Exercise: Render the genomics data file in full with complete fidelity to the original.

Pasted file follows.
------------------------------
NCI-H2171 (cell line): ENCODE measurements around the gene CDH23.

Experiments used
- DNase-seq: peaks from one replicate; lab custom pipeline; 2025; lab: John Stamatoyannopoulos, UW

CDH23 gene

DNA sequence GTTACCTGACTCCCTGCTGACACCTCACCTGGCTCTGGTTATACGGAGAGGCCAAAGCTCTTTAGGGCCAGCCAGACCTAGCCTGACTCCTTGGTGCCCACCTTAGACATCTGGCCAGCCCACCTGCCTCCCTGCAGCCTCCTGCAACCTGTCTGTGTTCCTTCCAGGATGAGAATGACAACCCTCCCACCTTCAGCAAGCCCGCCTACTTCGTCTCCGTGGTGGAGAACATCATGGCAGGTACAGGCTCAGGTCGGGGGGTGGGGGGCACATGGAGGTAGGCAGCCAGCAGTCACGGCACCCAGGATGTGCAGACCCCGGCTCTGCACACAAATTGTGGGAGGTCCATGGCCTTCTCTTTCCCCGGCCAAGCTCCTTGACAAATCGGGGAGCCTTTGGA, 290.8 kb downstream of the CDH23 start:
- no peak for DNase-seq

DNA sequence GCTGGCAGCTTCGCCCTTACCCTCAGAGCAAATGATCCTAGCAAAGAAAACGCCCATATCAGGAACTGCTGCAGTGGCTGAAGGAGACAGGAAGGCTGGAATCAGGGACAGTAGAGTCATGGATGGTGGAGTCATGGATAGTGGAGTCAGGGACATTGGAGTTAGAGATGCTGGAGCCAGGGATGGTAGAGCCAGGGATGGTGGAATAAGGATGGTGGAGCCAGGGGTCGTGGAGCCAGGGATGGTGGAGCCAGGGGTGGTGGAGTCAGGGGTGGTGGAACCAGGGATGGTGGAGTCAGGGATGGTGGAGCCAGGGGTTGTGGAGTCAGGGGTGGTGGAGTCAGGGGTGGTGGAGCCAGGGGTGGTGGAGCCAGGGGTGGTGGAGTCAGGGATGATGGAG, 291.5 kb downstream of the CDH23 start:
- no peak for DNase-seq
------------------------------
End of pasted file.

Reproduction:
NCI-H2171 (cell line): ENCODE measurements around the gene CDH23.

Experiments used
- DNase-seq: peaks from one replicate; lab custom pipeline; 2025; lab: John Stamatoyannopoulos, UW

CDH23 gene

DNA sequence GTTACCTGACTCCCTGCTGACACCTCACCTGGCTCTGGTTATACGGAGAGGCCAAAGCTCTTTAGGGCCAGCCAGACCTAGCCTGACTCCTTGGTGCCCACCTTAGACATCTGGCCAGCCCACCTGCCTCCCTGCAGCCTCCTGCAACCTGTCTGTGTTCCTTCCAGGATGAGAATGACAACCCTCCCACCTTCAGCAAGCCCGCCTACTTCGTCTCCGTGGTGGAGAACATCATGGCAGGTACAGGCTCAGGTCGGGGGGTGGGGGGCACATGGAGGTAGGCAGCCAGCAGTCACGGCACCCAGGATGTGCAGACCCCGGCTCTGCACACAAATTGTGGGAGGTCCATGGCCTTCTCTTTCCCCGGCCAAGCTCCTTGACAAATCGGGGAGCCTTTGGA, 290.8 kb downstream of the CDH23 start:
- no peak for DNase-seq

DNA sequence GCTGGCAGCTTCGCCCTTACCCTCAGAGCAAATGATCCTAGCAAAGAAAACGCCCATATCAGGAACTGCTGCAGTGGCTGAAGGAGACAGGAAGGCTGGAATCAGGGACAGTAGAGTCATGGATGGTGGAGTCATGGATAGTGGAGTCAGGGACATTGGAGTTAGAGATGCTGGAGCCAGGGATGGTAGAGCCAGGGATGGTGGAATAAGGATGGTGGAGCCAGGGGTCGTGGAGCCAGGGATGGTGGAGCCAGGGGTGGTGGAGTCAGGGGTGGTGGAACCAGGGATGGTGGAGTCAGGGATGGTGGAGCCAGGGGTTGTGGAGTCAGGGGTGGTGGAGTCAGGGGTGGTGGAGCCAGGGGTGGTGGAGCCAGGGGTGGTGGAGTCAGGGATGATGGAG, 291.5 kb downstream of the CDH23 start:
- no peak for DNase-seq